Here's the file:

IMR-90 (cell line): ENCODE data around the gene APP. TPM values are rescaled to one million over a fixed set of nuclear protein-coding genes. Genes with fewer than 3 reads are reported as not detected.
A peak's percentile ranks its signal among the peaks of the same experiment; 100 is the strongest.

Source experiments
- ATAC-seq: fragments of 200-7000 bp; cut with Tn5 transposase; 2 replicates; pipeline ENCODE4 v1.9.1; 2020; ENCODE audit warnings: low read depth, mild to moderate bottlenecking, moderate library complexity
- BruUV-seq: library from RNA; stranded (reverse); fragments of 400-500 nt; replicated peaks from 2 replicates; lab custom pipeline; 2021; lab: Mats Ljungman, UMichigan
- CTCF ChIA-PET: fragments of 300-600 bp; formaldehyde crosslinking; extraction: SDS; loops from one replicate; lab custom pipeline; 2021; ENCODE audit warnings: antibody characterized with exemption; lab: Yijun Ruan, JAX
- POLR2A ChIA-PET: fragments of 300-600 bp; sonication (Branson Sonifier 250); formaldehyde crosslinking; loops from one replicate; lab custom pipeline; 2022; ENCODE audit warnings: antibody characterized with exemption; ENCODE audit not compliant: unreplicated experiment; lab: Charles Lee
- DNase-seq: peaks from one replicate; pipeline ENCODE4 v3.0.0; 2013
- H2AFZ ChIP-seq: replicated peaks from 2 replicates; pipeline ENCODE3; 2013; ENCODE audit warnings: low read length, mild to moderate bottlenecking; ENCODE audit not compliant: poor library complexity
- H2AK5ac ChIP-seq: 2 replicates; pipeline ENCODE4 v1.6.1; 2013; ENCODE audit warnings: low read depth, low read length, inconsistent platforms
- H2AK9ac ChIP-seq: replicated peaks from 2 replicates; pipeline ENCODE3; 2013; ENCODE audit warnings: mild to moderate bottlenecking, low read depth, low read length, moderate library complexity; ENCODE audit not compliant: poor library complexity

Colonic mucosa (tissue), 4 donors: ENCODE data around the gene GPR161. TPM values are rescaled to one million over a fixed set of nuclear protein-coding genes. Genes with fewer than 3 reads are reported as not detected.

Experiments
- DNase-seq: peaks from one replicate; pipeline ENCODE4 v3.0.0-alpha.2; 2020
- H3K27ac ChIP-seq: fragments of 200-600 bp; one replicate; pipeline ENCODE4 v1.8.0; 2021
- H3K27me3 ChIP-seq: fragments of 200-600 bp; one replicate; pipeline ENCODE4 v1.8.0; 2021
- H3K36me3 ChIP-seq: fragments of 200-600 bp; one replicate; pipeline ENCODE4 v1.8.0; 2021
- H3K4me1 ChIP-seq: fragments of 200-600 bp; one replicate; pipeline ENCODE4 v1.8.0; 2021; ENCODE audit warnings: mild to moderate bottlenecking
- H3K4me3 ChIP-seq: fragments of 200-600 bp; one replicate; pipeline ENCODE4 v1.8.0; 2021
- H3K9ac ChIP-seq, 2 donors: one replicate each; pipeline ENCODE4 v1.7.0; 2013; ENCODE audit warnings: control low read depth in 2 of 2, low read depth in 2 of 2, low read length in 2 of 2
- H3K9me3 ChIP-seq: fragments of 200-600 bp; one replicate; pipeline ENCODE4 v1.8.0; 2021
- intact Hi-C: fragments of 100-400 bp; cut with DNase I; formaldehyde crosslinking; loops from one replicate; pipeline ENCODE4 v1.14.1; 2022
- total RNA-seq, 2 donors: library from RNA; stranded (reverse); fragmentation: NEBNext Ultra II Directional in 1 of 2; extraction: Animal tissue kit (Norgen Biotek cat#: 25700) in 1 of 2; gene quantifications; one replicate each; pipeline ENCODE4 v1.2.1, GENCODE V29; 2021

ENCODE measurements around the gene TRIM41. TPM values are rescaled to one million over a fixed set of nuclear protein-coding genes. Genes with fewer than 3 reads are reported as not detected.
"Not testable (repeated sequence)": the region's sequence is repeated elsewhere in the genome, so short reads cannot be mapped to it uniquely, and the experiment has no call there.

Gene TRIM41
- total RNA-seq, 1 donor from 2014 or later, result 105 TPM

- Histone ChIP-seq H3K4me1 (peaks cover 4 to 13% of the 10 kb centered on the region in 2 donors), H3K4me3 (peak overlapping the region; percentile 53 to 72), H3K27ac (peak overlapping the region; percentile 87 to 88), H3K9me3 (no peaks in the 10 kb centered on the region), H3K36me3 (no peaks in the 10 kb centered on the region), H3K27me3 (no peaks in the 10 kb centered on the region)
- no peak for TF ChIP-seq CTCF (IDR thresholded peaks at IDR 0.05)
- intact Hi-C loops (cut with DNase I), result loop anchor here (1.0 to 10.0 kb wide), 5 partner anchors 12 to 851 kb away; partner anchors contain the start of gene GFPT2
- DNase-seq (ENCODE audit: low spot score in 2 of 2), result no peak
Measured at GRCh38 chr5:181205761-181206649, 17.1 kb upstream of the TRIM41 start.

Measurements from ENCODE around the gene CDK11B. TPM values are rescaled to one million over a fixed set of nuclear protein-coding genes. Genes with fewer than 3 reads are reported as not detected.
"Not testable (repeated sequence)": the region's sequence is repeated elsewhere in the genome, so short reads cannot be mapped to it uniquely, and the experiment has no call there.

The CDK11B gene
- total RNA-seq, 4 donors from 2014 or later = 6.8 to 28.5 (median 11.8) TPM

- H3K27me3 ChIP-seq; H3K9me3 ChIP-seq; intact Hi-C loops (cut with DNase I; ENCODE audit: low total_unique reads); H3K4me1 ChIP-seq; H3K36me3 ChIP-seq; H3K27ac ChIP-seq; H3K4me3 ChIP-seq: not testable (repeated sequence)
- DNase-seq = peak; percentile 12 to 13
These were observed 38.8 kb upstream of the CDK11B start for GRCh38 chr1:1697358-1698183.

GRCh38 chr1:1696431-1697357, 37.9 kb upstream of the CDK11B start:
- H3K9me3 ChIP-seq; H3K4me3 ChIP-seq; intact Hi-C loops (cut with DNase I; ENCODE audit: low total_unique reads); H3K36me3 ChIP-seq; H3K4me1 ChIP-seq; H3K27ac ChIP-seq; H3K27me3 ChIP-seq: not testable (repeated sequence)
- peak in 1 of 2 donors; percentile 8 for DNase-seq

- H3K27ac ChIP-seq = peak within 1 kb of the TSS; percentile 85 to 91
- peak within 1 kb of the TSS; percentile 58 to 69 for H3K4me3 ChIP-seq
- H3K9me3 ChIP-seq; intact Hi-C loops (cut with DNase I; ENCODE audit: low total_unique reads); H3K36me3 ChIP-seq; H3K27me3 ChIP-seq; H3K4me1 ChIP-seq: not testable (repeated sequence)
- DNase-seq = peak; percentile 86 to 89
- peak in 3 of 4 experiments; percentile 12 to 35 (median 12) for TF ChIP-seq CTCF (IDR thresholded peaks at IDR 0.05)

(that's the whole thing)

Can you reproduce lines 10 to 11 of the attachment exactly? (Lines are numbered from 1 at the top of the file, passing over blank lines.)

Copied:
- H2AK5ac ChIP-seq: 2 replicates; pipeline ENCODE4 v1.6.1; 2013; ENCODE audit warnings: low read depth, low read length, inconsistent platforms
- H2AK9ac ChIP-seq: replicated peaks from 2 replicates; pipeline ENCODE3; 2013; ENCODE audit warnings: mild to moderate bottlenecking, low read depth, low read length, moderate library complexity; ENCODE audit not compliant: poor library complexity